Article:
The Murder Trial Of A San Francisco Woman Singled Out By The Trump Campaign Ends In An Acquittal

Features Writer
11.30.17 15 Comments

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During his presidential campaign, Donald Trump used the murder of Kate Steinle as political leverage against undocumented immigrants. In his 2016 Republican National Convention speech, Trump declared:

“These families have no special interests to represent them. There are no demonstrators to protest on their behalf. My opponent will never meet with them or share in their pain. Instead, my opponent wants Sanctuary Cities. But where was sanctuary for Kate Steinle? Where was Sanctuary for the children of Mary Ann, Sabine and Jamiel? Where was sanctuary for all the other Americans who have been so brutally murdered, and who have suffered so horribly?”

Steinle, a 32-year-old San Francisco resident, was shot at Pier 14 in 2015 by Jose Ines Garcia Zarate, an undocumented immigrant who claimed that it was an accident. On Thursday, a jury only found Zarate guilty of felony possession of a firearm, not assault with a firearm.

According to the New York Times, Zarate “had been homeless at the time of the shooting and had multiple felony convictions and five prior deportations to Mexico. He had been set free from jail only months before the shooting, in defiance of requests by federal immigration authorities, who had asked that he be held longer so he could be deported again.”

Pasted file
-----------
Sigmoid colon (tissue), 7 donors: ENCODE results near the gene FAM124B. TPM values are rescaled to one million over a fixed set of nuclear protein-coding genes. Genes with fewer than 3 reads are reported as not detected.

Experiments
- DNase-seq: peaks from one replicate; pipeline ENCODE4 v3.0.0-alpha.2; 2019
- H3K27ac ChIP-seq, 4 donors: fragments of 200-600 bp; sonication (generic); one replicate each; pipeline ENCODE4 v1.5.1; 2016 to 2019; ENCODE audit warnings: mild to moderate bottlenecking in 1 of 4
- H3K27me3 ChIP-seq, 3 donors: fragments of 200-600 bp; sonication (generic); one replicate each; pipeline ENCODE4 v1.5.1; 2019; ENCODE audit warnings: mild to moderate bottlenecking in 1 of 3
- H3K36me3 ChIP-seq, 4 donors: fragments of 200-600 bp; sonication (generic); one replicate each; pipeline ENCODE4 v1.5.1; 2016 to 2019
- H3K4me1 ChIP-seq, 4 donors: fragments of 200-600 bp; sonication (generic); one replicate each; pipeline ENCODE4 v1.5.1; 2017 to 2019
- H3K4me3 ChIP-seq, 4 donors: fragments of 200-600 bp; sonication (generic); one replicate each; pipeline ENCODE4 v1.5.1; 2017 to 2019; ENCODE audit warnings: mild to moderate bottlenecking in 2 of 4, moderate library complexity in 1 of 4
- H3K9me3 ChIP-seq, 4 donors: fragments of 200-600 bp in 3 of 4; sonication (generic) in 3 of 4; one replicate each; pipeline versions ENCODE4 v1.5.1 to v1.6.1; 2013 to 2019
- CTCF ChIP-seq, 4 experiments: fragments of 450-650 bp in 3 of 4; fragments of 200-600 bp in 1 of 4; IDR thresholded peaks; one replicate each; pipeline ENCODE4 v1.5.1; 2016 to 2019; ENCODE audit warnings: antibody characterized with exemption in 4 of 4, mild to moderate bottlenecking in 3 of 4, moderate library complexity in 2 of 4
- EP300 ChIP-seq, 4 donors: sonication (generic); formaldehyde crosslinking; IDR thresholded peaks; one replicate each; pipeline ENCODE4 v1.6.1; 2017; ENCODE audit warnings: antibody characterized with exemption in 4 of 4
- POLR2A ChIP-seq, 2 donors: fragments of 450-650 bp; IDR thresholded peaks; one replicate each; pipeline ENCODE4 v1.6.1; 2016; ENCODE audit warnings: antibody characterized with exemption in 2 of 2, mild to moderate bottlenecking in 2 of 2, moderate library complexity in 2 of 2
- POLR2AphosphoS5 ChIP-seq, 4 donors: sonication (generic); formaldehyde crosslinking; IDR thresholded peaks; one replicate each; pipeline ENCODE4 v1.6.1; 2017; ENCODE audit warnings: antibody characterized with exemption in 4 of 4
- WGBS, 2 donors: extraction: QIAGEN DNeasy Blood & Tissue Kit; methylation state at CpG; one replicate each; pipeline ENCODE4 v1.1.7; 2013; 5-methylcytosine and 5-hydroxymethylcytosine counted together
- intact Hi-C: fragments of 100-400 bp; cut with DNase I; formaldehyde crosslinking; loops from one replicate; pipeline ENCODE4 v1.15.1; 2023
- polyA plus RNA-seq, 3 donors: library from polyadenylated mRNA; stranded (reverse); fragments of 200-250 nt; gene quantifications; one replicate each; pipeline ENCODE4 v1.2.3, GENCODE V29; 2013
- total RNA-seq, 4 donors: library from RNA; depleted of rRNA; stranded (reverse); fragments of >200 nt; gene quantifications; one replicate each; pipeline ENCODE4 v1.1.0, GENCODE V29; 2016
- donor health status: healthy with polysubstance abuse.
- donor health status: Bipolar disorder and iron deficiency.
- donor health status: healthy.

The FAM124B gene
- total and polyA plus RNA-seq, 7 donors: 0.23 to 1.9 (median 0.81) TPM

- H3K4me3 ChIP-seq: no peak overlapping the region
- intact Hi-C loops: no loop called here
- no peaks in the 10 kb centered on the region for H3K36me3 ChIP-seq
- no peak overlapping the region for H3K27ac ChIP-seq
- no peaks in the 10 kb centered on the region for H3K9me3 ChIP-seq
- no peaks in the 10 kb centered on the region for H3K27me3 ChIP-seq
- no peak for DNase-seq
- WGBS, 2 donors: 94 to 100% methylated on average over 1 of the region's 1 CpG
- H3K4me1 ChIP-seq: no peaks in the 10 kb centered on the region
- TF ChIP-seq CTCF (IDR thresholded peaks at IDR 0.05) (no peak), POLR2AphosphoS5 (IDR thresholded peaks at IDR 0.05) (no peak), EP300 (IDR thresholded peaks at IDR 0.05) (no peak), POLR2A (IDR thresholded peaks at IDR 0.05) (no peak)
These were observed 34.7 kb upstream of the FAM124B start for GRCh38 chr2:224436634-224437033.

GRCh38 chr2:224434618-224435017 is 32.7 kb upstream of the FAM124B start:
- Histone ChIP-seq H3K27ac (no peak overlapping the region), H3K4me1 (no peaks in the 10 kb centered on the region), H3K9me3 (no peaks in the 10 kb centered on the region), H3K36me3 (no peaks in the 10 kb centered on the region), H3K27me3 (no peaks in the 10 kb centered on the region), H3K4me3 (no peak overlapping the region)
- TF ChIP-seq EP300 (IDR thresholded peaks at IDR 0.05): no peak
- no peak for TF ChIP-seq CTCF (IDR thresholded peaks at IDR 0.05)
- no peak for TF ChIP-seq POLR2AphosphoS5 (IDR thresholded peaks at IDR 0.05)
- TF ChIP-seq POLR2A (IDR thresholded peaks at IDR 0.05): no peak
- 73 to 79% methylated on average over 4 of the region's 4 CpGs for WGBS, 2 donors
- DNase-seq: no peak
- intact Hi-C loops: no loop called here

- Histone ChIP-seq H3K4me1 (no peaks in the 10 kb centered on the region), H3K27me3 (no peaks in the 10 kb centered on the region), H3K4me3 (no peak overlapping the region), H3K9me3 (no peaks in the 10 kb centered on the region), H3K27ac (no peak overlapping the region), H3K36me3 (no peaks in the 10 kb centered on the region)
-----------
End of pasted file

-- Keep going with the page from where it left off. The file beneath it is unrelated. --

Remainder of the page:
Defense attorney Matt Gonzalez claimed that the outcome of the trial should not be seen as an affront to the Steinle family, saying “They should not interpret this verdict as diminishing their loss. The physical evidence dictated the outcome, I’m just the lawyer who guided it along.”

The Steinle family spoke with the San Francisco Chronicle, with her father, Jim saying:

“We have never had a second of anger — not a moment. Frustration, maybe, and sadness for sure, but no anger and no retaliation or vindictiveness or anything like that. We’re not that kind of people. Even if this guy gets 100 years in prison, it doesn’t solve anything; it doesn’t help anything. We would just like people to know … that’s the Steinles’ feelings.”

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